UNITED NATIONS – The U.N. Security Council was scheduled to vote late Monday on a new, watered-down sanctions resolution against North Korea that eliminates initial U.S. demands to ban all oil imports to the country and freeze international assets of the government and its leader Kim Jong Un.
The draft resolution, agreed to late Sunday after final negotiations between the U.S. and China, the North’s ally and main trading partner, also eliminates a U.S. proposal to authorize the use of force to board nine named ships, which it said violated previous U.N. sanctions resolutions, to carry out inspections.
The new draft, obtained Monday by press, would ban North Korea from importing natural gas liquids and condensates and cap its import of refined petroleum products and crude oil.
It would ban all textile exports and prohibit all countries from authorizing new work permits for North Korean workers — two key sources of hard currency. It would also ban all new and existing joint ventures and cooperative entities unless they are “non-commercial, public utility infrastructure projects not generating profit” that are approved by the U.N.
The revised resolution would condemn “in the strongest terms” the latest nuclear test, which Pyongyang said was of a hydrogen bomb, calling it a “flagrant” violation of previous council resolutions banning all nuclear tests.
North Korea’s Foreign Ministry issued a statement early Monday saying it was watching the United States’ moves closely and warned that it was “ready and willing” to respond with measures of its own. It said the U.S. would pay a heavy price if the sanctions proposed by Washington are adopted.
Britain’s U.N. Ambassador Matthew Rycroft called the resolution “very robust” and “a very significant set of additional sanctions on imports into North Korea and exports out of North Korea and other measures as well.”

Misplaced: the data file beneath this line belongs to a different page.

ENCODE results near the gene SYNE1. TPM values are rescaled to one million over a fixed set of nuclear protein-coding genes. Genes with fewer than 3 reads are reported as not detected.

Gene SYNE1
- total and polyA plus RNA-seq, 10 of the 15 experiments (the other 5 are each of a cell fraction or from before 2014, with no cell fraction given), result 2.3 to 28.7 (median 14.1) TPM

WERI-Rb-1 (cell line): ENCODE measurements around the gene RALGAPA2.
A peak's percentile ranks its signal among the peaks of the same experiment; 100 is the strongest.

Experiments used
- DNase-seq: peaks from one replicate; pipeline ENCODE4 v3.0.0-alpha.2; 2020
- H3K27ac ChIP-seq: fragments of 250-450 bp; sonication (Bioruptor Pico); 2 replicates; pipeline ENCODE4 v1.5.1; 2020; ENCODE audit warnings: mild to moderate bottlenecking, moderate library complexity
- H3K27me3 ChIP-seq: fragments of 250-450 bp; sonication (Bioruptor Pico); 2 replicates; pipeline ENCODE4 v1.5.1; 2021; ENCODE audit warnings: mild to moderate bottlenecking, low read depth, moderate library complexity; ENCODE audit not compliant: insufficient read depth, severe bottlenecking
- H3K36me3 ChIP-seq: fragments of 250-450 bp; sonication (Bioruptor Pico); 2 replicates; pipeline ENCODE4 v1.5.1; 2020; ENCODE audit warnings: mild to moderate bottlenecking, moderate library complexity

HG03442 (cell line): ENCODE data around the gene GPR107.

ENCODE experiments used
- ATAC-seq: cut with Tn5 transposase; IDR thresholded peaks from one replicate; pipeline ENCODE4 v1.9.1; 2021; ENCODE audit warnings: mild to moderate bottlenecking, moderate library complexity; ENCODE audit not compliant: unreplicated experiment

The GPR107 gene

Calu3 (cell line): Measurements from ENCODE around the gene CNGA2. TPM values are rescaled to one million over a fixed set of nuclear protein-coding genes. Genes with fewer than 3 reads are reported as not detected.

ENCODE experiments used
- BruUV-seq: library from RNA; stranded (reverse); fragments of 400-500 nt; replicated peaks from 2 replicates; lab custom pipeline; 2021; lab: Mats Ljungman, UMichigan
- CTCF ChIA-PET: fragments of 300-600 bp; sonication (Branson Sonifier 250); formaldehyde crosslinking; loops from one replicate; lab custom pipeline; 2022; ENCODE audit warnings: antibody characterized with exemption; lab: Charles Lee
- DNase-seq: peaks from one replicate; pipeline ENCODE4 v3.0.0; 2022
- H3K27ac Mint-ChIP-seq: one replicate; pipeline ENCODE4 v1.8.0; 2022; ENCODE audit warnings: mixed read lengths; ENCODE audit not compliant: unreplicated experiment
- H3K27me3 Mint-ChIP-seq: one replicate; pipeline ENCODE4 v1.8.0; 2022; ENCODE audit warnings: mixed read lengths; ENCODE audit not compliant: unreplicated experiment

Rycroft told reporters who questioned the watering down of the initial U.S. text that “there is a significant prize in keeping the whole of the Security Council united and I very much hope that all my council colleagues will vote in favor of the revised draft.” He said he expects China and Russia to support it.
In significant changes from the complete ban on all oil imports in the original U.S. text, the revised resolution would require all countries to cap crude oil imports to North Korea at the level they supplied, sold or transferred during the 12-month period before the resolution’s adoption.
It would also cap refined petroleum product imports to the North at 500,000 barrels during an initial period of three months from October through December. It would also cap the import of refined petroleum products at 2 million barrels a year starting Jan. 1, 2018.
The original U.S. draft would have ordered all countries to impose an asset freeze and travel ban on Kim Jong Un and four other top party and government officials. The new draft targets would add only one person to the sanctions list — Pak Yong Sik, a member of the Workers’ Party of Korea Central Military Commission, which controls the country’s military and helps direct its military industries.
The original U.S. draft would also have frozen the assets of North Korea’s state-owned airline Air Koryo, the Korean People’s Army and five other powerful military and party entities. The new draft drops sanctions on the airline and army and would only add the Central Military Commission of the Workers’ Party of Korea, the party’s powerful Organization and Guidance Department and its Propaganda and Agitation Department to the sanctions blacklist.
China and Russia have called for a resolution that focuses on a political solution and proposed a freeze-for-freeze that would halt North Korean nuclear and missile tests in exchange for the U.S. and South Korea stopping their joint military exercises. That initiative was rejected by the Trump administration.
Russia has argued that sanctions aren’t working and President Vladimir Putin expressed concern last week that a total oil cutoff could hurt the North Korean people.
The revised resolution adds new language urging “further work to reduce tensions so as to advance the prospects for a comprehensive settlement,” and underscoring “the imperative of achieving the goal of complete, verifiable and irreversible denuclearization of the Korean Peninsula in a peaceful manner.”
It also adds language underscoring the Security Council’s commitment to North Korea’s sovereignty and territorial integrity, to “a peaceful and diplomatic solution to the situation,” and “its concern that developments on the Korean Peninsula could have dangerous, large-scale regional security implications.”
The revised resolution expresses the council’s “determination to take further significant measures” in the event of a new nuclear test or ballistic missile launch.
EDITH M. LEDERER